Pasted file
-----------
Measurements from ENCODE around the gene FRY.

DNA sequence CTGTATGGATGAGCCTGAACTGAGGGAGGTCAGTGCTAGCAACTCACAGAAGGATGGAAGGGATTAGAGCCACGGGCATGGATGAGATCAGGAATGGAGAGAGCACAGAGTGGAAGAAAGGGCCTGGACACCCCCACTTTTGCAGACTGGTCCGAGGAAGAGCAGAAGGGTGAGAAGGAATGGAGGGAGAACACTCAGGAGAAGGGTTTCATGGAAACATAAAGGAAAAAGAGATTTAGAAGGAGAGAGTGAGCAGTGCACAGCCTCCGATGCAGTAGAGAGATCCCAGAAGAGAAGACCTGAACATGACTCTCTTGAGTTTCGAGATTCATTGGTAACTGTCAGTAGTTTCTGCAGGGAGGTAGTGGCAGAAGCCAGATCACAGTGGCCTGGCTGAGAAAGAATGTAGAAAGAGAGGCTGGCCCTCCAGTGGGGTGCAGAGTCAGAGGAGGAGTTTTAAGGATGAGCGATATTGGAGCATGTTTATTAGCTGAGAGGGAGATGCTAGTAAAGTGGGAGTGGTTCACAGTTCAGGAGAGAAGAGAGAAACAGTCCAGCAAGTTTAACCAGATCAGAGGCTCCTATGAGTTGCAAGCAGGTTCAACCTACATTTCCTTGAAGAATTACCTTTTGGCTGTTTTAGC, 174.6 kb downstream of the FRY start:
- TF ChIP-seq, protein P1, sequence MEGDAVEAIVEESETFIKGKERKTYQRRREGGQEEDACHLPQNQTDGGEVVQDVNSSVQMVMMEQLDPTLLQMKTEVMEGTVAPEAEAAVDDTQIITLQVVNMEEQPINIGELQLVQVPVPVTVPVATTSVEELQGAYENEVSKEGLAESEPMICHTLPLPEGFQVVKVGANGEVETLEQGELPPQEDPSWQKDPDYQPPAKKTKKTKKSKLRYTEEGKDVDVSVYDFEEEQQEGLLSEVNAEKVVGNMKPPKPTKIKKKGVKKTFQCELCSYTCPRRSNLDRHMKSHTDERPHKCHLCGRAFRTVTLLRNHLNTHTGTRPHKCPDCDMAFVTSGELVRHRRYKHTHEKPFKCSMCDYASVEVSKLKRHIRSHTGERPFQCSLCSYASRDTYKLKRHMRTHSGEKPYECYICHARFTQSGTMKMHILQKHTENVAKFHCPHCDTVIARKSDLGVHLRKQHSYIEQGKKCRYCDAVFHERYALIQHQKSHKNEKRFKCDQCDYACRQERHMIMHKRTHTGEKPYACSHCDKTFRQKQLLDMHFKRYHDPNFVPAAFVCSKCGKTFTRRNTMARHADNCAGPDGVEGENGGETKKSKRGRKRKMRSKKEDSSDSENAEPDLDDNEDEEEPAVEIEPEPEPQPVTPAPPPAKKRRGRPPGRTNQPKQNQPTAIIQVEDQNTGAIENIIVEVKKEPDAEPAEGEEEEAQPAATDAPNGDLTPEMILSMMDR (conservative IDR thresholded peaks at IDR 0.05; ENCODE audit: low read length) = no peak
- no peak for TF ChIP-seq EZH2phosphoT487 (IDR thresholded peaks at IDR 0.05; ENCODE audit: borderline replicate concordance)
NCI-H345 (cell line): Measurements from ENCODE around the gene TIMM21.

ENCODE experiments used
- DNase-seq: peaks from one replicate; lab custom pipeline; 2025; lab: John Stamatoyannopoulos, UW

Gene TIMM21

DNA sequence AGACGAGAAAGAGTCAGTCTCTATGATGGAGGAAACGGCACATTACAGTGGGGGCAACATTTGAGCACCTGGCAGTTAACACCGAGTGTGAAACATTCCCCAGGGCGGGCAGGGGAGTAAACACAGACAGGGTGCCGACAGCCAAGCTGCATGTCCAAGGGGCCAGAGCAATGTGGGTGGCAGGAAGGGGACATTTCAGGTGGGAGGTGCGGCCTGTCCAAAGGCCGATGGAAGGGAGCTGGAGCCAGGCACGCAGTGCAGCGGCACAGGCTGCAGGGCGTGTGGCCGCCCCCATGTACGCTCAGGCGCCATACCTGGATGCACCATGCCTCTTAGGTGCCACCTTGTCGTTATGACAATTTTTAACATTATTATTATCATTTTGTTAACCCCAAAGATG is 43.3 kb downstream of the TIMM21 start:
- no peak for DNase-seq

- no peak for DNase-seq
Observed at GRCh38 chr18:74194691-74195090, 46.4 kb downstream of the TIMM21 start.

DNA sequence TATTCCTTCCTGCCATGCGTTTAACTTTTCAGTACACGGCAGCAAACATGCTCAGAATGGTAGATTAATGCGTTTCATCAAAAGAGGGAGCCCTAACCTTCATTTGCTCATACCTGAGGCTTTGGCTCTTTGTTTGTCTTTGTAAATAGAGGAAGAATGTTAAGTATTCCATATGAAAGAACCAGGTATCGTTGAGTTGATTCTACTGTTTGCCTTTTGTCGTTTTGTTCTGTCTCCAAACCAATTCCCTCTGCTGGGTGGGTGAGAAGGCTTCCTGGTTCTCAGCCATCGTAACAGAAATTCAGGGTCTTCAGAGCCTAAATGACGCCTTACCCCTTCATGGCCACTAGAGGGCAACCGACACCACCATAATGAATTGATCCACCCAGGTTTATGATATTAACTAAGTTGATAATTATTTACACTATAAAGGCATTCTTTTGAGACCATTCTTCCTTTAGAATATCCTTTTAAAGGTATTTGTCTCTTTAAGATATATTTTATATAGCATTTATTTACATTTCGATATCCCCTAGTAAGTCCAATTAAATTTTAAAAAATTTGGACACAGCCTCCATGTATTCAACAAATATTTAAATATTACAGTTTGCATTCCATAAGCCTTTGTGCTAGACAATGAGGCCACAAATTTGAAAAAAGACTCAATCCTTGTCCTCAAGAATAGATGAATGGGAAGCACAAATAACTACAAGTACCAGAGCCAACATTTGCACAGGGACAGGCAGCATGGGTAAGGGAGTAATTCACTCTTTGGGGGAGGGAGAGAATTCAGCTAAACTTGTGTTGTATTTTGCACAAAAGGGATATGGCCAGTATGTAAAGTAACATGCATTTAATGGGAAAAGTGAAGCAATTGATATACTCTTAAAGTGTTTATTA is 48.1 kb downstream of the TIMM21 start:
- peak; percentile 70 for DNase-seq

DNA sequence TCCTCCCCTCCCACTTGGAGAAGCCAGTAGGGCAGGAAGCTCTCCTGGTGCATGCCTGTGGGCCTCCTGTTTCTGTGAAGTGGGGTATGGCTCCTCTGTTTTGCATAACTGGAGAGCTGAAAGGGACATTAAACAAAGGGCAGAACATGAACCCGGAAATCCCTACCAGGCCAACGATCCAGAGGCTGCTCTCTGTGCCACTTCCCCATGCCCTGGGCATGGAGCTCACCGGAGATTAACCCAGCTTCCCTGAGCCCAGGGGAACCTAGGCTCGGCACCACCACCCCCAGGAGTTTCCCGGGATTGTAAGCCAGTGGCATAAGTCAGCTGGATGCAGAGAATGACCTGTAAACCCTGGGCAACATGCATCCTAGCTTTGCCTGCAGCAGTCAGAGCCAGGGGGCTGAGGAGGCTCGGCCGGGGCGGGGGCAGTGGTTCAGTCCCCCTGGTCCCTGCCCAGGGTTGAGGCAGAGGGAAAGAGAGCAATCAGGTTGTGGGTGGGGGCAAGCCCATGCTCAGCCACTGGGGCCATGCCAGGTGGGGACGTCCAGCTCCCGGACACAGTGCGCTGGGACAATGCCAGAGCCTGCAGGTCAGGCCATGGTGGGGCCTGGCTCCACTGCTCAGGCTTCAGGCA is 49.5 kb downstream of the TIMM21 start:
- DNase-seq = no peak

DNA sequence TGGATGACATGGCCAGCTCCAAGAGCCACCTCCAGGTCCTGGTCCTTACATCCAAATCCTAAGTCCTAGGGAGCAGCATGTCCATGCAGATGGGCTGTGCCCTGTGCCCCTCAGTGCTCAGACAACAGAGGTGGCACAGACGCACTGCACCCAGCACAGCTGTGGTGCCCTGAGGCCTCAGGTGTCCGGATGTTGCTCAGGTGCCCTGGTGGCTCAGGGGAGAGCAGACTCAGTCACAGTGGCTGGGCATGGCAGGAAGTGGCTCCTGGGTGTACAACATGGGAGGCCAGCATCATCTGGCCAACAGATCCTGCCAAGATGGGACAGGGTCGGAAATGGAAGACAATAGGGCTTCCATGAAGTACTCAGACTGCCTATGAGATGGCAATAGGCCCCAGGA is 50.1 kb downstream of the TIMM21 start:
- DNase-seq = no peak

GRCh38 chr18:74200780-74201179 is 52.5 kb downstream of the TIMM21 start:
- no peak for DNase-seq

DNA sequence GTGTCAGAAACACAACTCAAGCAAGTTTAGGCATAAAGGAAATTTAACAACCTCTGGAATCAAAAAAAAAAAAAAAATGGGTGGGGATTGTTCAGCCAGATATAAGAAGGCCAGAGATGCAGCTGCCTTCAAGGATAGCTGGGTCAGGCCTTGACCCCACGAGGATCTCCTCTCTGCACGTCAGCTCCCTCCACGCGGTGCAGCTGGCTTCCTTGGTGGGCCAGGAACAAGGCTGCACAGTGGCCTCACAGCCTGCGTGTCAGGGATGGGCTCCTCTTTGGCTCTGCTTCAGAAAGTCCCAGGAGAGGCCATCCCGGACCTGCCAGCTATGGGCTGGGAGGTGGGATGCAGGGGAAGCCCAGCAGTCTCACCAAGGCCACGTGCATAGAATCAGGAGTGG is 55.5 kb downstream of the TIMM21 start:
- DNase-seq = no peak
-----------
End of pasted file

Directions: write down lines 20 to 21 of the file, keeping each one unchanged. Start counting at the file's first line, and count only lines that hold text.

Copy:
- no peak for DNase-seq

DNA sequence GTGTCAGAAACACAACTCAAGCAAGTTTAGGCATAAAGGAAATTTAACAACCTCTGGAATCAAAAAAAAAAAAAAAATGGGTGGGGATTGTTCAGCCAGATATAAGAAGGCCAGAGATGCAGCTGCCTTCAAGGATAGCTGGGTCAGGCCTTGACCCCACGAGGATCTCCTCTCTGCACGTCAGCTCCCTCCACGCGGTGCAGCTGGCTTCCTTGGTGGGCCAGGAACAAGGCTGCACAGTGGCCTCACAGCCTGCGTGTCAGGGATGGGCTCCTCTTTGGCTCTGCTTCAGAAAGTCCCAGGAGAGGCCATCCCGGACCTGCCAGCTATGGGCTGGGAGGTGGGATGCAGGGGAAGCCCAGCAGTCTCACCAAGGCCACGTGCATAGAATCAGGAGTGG is 55.5 kb downstream of the TIMM21 start: